When exploring a new city for the first time, I make sure to go around the block once or twice, then slowly branch out from there….making note of the parallel and perpendicular streets and landmarks. It saves time later and keeps me from getting lost.

Madrid is glorious! Modern, sophisticated and spotlessly clean, this Spanish capital is     beautiful, with spectacular buildings from historic architectural periods, including Baroque, Gothic and Neo-classical; an abundance of large, safe public parks and tree-lined avenues; heaps of trendy shopping spots with prices ranging from rock bottom department stores (Primark) to expensive designer boutiques, specializing in everything from shoes, handbags and stockings to styles hot off the runways.

Madrid has a gentle, quiet and well planned system of public transport with the Metro underground rail being the star attraction. (I say “gentle” in comparison to NYC’s screeching, graffiti-riddled subway trains, and well planned in the sense that it is easy to understand, even for someone who is new to the city and doesn’t speak the language).

The people are friendly and helpful, the city is crammed with world class art museums and a plethora of massive cathedrals, the tap water is delicious and safe to drink, and, as far as I can tell, crime is not an issue.

While Madrid’s street plan is archaic and confusing, the grand plazas, roundabouts, spectacular fountains and statues create an aura of spaciousness, even on crowded streets near packed tourist attractions. Outdoor cafes abound; the coffee is excellent; and prices are reasonable, and don’t vary much between residential and business or tourist areas.

Of course Madrid is a Mecca for tourists, students and international business people. With several lavish Royal palaces, including Palacio Real (former home of  King Phillipe V, the grandson of French King Louis XIV), the Palacio de Liria, the Santa Cruz Palacio, and Palacio de Cibeles Centro Centro, one can get a glimpse of what being in the top 2% of wealth was like during centuries past.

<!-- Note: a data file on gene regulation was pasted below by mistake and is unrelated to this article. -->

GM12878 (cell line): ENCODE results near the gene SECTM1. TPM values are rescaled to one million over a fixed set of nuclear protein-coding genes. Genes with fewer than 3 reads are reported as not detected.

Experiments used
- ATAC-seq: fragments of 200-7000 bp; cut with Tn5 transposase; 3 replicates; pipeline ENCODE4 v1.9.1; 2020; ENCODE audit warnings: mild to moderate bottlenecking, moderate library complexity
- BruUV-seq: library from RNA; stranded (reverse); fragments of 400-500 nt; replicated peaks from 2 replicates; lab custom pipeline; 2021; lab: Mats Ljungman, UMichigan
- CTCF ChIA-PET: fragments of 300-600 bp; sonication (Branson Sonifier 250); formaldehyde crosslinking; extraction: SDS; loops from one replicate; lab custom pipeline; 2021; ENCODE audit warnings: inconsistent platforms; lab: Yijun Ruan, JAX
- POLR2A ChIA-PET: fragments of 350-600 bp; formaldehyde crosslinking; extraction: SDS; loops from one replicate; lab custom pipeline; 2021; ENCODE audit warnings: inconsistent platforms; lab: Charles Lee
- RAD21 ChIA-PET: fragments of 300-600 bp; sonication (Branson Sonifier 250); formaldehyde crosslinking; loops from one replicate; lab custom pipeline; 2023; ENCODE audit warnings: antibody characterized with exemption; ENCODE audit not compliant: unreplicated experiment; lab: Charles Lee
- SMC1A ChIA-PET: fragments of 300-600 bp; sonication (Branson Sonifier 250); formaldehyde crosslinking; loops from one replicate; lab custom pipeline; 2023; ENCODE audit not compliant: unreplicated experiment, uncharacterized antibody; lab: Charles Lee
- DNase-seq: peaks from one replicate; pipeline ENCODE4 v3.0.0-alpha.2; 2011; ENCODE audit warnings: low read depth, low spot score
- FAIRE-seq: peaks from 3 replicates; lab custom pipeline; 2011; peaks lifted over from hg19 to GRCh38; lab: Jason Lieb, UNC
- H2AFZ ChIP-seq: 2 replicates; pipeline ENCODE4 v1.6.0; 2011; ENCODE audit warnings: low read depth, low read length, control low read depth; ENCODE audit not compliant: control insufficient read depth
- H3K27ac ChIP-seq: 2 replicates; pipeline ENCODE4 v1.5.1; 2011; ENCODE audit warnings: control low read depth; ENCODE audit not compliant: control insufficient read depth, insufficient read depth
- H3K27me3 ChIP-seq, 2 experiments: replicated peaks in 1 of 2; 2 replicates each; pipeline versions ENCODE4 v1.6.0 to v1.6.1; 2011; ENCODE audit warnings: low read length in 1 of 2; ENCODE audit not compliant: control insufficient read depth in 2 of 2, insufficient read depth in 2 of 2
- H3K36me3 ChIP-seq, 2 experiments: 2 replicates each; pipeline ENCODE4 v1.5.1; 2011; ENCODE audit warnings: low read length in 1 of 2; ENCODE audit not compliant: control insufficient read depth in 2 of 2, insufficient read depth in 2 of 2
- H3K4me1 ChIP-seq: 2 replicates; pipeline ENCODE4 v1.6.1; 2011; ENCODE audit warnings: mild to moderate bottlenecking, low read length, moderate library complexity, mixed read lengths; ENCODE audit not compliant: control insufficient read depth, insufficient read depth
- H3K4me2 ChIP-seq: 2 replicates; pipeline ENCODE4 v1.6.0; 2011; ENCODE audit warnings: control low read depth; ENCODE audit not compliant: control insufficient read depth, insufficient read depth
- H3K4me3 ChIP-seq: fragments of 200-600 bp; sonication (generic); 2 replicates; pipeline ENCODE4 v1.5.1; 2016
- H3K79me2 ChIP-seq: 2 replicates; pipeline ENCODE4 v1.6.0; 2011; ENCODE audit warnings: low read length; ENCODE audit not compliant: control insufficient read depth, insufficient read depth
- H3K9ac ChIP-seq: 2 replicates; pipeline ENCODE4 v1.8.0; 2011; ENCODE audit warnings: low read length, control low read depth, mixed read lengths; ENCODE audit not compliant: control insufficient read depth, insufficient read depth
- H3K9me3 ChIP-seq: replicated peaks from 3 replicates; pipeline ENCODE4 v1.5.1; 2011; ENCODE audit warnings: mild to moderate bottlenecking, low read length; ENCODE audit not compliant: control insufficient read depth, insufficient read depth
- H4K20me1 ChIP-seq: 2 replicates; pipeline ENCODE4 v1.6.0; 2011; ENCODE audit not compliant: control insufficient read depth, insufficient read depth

Madrid is also home to the Prado (Museo Nacional de Prado), the Real Academia de Belles Artes, the Museo Nacional Centro de Reina Sophia, the Thyssen-Bornemizma Museum, a naval museum, the Sorolla Museum, and the Museo Arquelogico. Where else can you see Carravagio, Rembrandt, Reuben’s, Goya, Picasso, Monet, Van Gogh, Dali, Velazquez, Raphael, Titian and Heironymous Bosch in the same day?

Home to the notorious Spanish Inquisition of Queen Isabella and King Fernando in the Middle Ages, Madrid’s cathedrals and monestaries are some of the most spectacular in Christendom. The Basilica de San Francisco el Grande, the Catedral de las Almudena, the Royal Chapel of St. Anthony de La Florida, and the Monestario de las Descalzas Reales boast items such as holy relics, like pieces of the True Cross, some of the bones of St. Sebastian, the burial place of Goya, the site on which St. Francis of Assissi built a chapel in 1217, and marble sculptures, and artwork by Titian, Reubens, Breughel the Elder, Goya and Pacheco (Velazquez’s teacher and father-in-law). There is even an Egyptian temple, called the Templo de Debod, that dates back to the 2nd Century B.C., that was dismantled and rebuilt in Madrid.